This series of posts are excerpts from the design work we have done for RavenDB 4.0. It isn't everything, and some of that have been edited so it would make sense to outside people, without the benefit of the internal discussions. This is a high level design, that outline things at a very high level. Lower level features and practical design were left off and were done on a just in time basis. Don't get too hang up on what this this contains, the idea is that we'll use this as the basis for initial implementation, not concrete decisions.
The overall idea is that we now have been working on RavenDB for the past 8 years or so, and we have amassed over half a decade of experience of running RavenDB nodes in production. We are running on literally millions of machines. That is not a typo, mind.
One of our customers has deployed to hundreds of thousands of machines. And we have multiple customers that have deployed to tens of thousands of machines. In fact, Rodrigo is going to talk about running RavenDB at Massive Scale in the RavenDB Conference in Texas in a few months. And obviously we'll be speaking about RavenDB 4.0 there quite heavily as well.
What this means is that we have quite a bit of experience in running code on a variety of environments, from the "24/7 on site operations team for extremely powerful servers" to "maybe see a user once a day, mostly sitting on a crappy 8 years old machine running Windows XP in some warehouse doing useful work in the dark."
That experience have taught us quite a bit. You might have heard me before talk about all the taxes that you need to pay to actually release a feature. Those taxes are paid because if you don't pay them, someone will give you call a 2 AM, and the newest engineer on the rotation (somehow it always happens this way) is going to have to gulp a cup of coffee and try to figure out what is wrong with a server on the other side on the world over the crappiest VPN connection that money can buy.
But what is more important, it also taught us what doesn't work. Over the past couple of years we have been analyzing the pain points in our software, the areas where we always seem to be finding bugs, and typically nasty, hard to figure out, happen only in production, call us at 2 AM kind of bugs. You have seen some of the post mortem analysis on this blog, where we look at a production problem and try to get to the root cause.
Behind the scenes, there have been a lot of work done to find the rootest cause (not a word, I know, but perfectly express my point). Basically, try to find the common weak points. In many cases, it came back to certain places in our code where we had to do some really complex things to get things perform well.
Indexing is a huge part of RavenDB, obviously, and we had several issues there, but when it boiled down, we have a complex system that know how to make sure that indexing are running as fast as we can possible make them, and it involves prefetching, parallel processing, heuristics, adaptive behavior and a lot of other really cool stuff. And those things work, in almost all case. But when they don't… the complexity of all those interlaced features means that we need to first figure out what happened, realize that there is some faulty assumption along the way, fix that, then verify that the fix didn't have any unintended consequences.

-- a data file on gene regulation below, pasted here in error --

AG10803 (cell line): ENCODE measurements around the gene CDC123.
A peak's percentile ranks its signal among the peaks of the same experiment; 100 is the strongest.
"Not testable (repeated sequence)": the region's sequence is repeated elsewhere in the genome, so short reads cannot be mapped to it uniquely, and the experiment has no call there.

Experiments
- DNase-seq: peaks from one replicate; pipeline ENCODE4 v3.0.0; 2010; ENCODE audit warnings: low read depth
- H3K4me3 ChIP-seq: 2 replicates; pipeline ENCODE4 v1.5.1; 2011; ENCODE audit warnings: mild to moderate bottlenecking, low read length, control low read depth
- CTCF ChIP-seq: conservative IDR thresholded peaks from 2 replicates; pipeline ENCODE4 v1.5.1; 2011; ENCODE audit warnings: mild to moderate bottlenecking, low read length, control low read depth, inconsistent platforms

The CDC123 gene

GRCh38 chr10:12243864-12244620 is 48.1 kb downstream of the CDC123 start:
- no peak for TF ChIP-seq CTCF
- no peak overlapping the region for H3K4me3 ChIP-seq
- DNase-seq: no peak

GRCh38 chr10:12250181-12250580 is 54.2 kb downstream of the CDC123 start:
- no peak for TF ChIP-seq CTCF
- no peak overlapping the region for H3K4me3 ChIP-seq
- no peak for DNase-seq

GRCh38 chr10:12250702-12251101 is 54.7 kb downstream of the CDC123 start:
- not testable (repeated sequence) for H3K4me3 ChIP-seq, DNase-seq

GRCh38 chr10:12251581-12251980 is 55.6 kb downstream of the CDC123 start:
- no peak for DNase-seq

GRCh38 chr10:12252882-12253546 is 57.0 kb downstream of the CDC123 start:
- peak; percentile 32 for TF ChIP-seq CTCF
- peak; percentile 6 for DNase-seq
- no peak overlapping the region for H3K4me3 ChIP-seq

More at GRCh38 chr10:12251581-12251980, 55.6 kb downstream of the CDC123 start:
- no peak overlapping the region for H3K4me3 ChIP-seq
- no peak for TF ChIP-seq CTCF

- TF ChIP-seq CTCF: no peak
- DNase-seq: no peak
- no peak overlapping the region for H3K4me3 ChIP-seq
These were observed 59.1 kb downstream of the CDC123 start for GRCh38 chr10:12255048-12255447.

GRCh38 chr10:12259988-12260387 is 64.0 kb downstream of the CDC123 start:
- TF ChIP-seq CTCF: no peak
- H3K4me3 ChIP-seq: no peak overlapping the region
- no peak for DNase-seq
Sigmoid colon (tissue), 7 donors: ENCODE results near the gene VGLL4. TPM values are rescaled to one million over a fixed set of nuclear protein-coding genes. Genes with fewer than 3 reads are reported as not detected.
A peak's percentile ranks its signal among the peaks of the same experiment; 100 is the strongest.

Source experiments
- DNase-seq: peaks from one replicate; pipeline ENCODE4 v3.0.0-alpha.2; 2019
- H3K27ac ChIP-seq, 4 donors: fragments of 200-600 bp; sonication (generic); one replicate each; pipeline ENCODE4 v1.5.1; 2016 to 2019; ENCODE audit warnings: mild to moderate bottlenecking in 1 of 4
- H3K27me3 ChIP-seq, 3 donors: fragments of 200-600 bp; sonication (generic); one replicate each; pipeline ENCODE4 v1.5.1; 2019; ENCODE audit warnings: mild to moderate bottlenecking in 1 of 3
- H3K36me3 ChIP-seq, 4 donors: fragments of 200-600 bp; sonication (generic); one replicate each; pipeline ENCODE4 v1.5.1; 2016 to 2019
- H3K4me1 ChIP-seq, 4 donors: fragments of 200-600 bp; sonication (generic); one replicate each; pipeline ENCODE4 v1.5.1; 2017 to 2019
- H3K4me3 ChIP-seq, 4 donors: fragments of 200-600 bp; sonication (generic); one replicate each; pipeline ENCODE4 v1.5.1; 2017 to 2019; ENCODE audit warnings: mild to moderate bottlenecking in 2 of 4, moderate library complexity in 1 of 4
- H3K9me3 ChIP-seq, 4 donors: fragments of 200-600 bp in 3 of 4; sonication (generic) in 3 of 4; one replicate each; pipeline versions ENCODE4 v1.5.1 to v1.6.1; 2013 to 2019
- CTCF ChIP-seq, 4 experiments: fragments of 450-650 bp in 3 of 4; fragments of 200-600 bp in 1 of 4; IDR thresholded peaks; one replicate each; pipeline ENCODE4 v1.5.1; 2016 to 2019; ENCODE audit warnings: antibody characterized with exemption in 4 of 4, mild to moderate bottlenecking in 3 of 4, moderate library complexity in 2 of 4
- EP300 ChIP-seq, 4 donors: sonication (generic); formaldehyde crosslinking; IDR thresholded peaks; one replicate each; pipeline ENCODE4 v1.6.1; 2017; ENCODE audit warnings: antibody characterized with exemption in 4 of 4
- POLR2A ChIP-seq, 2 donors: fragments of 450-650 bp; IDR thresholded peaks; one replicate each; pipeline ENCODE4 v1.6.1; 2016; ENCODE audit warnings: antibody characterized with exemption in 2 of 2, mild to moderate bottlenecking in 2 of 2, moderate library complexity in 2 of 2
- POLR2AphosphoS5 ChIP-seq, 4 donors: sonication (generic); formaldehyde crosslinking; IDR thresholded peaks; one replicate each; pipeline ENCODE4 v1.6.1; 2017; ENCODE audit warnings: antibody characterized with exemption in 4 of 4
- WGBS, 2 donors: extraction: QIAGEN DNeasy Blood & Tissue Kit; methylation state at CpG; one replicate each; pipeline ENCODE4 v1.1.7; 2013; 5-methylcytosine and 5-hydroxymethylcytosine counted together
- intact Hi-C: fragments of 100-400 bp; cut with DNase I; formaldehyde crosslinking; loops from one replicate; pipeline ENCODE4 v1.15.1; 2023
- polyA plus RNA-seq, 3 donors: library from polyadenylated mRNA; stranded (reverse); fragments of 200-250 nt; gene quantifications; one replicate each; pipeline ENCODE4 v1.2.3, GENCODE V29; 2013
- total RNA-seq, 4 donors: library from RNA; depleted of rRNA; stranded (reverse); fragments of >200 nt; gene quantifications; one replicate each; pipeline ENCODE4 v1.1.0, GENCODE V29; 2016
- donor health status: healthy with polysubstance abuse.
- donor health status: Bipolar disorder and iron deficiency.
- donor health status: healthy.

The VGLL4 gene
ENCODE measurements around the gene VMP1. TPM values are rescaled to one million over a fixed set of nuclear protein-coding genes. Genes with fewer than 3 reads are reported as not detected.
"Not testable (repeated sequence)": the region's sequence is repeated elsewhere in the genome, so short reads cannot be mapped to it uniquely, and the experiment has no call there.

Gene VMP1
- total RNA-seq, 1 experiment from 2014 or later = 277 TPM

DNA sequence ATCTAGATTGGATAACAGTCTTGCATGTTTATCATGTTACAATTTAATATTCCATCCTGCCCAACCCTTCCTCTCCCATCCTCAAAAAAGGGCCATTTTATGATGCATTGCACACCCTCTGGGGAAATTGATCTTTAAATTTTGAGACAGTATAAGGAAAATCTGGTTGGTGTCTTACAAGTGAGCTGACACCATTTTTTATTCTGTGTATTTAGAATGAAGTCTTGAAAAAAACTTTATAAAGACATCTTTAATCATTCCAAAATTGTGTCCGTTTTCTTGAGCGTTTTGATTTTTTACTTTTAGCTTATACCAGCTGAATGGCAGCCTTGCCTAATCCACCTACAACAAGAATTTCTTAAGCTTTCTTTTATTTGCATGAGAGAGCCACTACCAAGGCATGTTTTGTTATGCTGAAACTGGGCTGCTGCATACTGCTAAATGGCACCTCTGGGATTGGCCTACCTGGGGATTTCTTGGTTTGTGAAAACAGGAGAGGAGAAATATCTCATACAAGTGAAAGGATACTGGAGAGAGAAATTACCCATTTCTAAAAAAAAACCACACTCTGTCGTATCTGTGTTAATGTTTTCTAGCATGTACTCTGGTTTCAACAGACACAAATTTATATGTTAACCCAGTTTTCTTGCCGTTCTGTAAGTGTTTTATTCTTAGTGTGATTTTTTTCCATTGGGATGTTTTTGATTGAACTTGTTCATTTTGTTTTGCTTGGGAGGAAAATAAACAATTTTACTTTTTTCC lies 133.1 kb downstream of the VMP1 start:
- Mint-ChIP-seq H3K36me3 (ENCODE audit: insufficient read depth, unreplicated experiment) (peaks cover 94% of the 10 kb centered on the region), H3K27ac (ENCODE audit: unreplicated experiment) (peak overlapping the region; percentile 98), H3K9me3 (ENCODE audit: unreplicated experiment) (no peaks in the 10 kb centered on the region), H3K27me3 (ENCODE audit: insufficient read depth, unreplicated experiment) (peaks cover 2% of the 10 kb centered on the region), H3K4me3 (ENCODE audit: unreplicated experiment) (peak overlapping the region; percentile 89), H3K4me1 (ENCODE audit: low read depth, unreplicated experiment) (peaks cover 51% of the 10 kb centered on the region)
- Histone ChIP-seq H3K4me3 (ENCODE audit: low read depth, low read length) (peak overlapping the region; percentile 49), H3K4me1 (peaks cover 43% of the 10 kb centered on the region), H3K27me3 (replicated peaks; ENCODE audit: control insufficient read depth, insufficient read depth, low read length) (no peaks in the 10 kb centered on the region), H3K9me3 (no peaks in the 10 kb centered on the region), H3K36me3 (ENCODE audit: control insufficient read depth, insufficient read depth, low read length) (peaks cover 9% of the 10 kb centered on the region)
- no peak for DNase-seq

We have been doing that almost from day one, and by this point, the system is really smart, and it is able to take into account multiple resource types, unexpected behavior from hardware, unpredictable user behavior, surprising documents and some truly nasty indexes. So this is a very mature piece of code, with all that implies.
RavenDB 4.0 design is based on brain storming, "if we had to do it all over again, rewind the clock to 2008, and design RavenDB from the ground up with all the knowledge that we currently have, what would we do differently?".
This post is getting too long, and I have a lot to talk about, but I think that this set the stage well enough. Next post I'll deal with the fact that I haven't invented a time machine yet, and given that I'll be sure to tell my past self if I had, it is a safe bet that I will not invent a time machine in the future. Which is sad, and funny. My first thought about using a time machine is to improve software architecture, not getting some stock exchange tips.
More posts in "The design of RavenDB 4.0" series:
- (26 May 2016) The client side
- (24 May 2016) Replication from server side
- (20 May 2016) Getting RavenDB running on Linux
- (18 May 2016) The cost of Load Document in indexing
- (16 May 2016) You can’t see the map/reduce from all the trees
- (12 May 2016) Separation of indexes and documents
- (10 May 2016) Voron has a one track mind
- (05 May 2016) Physically segregating collections
- (03 May 2016) Making Lucene reliable
- (28 Apr 2016) The implications of the blittable format
- (26 Apr 2016) Voron takes flight
- (22 Apr 2016) Over the wire protocol
- (20 Apr 2016) We already got stuff out there
- (18 Apr 2016) The general idea